ST. PETERSBURG, Fla. — Patty Konietzky thought the small purple lesion on her husband’s ankle was a spider bite. But when it quickly spread across his body like a constellation, she knew something wasn’t right.
After a trip to the hospital, a day and a half later Konietzky’s 59-year-old husband was dead.
The diagnosis: vibrio vulnificus, an infection caused by a bacterium found in warm salt water. It is in the same family of bacterium that causes cholera. So far this year, 31 people across Florida have been infected by the severe strain of vibrio and 10 have died.
‘‘I thought the doctors would treat him with antibiotics and we’d go home,’’ said Konietzky, who lives in Palm Coast, Fla. ‘‘Never in a million years [did it cross] my mind that this is where I’d be today.’’
State health officials say there are two ways to contract the disease: by eating raw, tainted shellfish — usually oysters — or when an open wound comes in contact with bacteria in warm seawater.
In Mobile, Ala., this week health department officials said two men with underlying health conditions were diagnosed with vibrio vulnificus in recent weeks. One of the men died in September and the other is hospitalized. Both men were tending to crab traps when they came into contact with seawater.
While such occurrences could potentially concern officials in states with hundreds of miles of coastline and economies largely dependent on ocean-related tourism, experts say the bacteria is nothing most people should worry about. Vibrio bacteria exist normally in salt water and generally only affect people with compromised immune systems, they say. Symptoms include vomiting, diarrhea, and abdominal pain. If the bacteria get into the bloodstream, they provoke symptoms including fever and chills, decreased blood pressure, and blistering skin wounds.
But there’s no need to stop swimming in the Gulf of Mexico, says Diane Holm, a spokeswoman for the state health department in Lee County, which has had a handful of cases that included one fatality this year.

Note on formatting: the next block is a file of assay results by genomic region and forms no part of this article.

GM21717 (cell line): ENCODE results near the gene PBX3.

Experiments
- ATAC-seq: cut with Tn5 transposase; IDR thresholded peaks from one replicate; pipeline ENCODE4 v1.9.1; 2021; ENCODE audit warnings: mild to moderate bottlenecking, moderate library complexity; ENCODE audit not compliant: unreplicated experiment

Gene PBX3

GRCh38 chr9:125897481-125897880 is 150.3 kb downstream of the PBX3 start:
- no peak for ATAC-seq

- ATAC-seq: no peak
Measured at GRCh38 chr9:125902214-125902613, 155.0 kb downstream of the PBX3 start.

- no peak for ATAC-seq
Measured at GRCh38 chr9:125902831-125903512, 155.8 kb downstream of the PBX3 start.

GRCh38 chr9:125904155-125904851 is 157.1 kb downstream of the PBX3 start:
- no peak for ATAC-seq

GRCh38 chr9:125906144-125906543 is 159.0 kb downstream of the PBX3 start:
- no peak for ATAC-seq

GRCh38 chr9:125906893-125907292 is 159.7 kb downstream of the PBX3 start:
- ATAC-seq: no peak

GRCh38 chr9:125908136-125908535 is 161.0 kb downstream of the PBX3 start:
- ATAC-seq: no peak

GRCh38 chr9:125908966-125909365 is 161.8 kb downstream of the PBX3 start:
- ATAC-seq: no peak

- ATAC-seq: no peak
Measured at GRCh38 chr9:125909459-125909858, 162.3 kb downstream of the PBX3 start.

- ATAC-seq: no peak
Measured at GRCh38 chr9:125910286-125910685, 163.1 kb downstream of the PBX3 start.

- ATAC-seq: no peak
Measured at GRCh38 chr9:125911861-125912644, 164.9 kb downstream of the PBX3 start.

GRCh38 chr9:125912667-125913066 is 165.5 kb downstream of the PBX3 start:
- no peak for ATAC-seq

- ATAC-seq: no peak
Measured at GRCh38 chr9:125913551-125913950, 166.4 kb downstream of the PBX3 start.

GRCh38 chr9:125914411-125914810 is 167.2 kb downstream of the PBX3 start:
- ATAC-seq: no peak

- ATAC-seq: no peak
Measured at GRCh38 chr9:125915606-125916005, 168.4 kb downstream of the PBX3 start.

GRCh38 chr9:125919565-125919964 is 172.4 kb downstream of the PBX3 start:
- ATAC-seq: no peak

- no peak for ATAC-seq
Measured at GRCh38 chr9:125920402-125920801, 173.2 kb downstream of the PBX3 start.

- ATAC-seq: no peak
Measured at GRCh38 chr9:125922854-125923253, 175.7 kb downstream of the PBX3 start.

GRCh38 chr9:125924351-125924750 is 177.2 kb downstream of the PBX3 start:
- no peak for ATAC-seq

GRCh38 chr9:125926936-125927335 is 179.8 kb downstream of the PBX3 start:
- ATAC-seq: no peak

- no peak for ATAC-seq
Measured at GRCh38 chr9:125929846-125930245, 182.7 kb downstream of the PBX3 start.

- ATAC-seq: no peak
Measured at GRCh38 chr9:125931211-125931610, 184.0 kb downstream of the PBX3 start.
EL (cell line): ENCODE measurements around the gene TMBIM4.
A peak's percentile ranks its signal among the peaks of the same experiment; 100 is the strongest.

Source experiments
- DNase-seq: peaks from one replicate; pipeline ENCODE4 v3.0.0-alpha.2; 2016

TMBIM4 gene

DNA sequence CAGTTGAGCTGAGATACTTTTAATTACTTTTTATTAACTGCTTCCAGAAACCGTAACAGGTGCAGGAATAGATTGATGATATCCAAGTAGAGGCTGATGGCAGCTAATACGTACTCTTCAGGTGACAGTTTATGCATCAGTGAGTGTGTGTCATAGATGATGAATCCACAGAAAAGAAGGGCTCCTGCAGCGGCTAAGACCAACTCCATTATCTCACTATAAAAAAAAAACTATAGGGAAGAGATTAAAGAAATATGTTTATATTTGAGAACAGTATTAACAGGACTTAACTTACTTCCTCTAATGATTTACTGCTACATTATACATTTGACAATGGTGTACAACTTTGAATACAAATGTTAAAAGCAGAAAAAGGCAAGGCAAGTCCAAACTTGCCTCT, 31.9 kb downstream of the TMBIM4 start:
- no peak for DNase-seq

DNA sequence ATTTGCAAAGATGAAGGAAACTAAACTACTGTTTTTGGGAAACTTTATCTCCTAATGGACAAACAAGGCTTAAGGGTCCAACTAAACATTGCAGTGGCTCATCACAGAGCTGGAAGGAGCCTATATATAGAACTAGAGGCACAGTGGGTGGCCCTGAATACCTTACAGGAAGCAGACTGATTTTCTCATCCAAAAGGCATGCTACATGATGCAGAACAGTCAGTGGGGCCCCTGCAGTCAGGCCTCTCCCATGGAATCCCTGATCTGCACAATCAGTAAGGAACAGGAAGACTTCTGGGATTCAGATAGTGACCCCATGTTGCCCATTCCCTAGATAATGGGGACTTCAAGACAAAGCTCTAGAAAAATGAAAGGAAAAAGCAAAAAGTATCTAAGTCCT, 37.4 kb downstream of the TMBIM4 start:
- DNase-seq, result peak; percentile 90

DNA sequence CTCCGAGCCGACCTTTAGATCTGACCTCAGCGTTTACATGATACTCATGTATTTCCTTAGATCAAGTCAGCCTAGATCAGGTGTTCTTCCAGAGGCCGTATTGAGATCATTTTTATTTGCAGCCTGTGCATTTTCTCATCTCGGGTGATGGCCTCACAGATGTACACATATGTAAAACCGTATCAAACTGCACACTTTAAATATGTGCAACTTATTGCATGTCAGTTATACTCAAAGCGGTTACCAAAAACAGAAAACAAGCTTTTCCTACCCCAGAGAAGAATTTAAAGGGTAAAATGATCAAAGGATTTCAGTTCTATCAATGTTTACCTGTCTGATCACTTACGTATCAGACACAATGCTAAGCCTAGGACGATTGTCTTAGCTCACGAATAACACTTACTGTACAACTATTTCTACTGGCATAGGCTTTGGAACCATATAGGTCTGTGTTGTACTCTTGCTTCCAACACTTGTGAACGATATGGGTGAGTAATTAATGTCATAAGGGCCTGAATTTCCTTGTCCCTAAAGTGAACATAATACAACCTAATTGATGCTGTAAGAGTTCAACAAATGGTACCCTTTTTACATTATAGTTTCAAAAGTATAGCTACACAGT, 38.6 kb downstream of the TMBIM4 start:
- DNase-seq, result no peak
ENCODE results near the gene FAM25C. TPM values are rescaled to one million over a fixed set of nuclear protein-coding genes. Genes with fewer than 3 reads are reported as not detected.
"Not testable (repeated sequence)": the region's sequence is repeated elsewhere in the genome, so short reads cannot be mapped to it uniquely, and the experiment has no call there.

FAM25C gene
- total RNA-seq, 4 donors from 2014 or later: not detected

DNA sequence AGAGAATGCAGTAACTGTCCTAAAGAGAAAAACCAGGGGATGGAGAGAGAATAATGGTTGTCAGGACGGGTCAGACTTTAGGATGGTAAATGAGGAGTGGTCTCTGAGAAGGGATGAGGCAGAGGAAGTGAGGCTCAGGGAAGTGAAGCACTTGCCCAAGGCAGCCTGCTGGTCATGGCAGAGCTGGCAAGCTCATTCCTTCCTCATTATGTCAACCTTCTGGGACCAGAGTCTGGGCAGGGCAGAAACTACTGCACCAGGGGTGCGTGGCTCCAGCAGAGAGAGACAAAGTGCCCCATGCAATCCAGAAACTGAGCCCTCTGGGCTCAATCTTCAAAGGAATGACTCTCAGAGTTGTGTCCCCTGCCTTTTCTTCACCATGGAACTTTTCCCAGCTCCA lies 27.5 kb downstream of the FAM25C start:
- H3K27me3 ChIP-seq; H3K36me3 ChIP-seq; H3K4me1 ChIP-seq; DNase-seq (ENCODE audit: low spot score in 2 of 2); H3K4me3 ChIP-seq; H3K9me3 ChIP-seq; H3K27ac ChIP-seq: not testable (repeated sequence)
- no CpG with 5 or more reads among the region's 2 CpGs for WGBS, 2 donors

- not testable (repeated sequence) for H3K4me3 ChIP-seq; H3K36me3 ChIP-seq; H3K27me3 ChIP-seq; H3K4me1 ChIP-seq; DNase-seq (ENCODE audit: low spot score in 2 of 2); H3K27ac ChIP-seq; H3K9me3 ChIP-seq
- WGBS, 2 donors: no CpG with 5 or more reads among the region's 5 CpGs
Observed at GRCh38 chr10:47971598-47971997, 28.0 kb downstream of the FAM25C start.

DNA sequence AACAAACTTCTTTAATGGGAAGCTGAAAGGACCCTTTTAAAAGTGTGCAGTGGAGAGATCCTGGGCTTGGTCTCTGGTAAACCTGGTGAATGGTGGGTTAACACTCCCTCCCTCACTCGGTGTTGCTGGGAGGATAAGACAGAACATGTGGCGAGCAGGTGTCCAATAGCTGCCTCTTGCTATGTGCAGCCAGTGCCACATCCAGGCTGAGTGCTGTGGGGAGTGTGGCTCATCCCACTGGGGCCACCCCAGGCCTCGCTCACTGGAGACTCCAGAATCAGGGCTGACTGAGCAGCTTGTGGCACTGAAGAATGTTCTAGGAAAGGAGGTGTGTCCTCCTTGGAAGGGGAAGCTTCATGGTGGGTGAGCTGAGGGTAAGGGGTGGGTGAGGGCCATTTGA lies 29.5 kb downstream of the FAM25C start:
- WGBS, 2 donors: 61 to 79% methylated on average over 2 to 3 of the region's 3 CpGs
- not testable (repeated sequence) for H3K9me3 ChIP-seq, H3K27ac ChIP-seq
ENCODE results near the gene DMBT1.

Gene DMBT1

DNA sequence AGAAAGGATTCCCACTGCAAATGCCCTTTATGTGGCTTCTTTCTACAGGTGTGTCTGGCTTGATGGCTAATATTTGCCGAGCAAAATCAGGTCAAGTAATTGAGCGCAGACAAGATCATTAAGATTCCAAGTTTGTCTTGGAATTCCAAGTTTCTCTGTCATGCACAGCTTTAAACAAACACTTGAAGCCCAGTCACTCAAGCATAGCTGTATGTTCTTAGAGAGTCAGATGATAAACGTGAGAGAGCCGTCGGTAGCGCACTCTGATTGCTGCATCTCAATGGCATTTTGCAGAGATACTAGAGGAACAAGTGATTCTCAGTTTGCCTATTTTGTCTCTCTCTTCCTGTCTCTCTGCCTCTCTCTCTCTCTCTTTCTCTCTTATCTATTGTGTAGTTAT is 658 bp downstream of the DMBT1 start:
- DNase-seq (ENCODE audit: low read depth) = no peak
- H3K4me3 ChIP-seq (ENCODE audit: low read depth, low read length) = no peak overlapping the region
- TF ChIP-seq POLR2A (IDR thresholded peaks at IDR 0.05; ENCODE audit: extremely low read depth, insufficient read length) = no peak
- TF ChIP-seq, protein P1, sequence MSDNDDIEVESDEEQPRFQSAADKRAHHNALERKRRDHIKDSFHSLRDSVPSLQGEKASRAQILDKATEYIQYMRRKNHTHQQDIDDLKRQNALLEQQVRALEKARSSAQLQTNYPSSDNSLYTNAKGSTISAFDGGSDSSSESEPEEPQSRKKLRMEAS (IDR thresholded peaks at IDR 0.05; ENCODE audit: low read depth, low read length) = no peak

‘‘This is nothing abnormal,’’ she said. ‘‘We don’t believe there is any greater risk for someone to swim in the Gulf today than there was yesterday or 10 years ago.’’
There have been reports this year in Gulf states of other waterborne illnesses, but they are rare. In fresh water, the Naegleria fowleri amoeba usually feeds on bacteria in the sediment of warm lakes and rivers. If it gets high up in the nose, it can get into the brain. Fatalities have been reported in Louisiana, Arkansas, and in Florida, including the August death of a boy in the southwestern part of the state who contracted the amoeba while knee boarding in a water-filled ditch.
Dr. James Oliver, a professor of biology at the University of North Carolina in Charlotte, has studied vibrio vulnificus for decades. He said that while Florida has the most cases of vibrio infection due to the warm ocean water that surrounds the state, the bacteria is found worldwide, generally in estuaries and near the coast.
The vast majority of people who are exposed to the bacteria don’t get sick, he said. A few people become ill but recover. Only a fraction of people are violently ill and fewer still die; Oliver said many of those people ingest tainted, raw shellfish.
Oliver and Florida Department of Health officials say people shouldn’t be afraid of going into Florida’s waters, but that those with suppressed immune systems, such as people who have cancer, diabetes, or cirrhosis of the liver, should be aware of the potential hazards of vibrio vulnificus, especially if they have an open wound.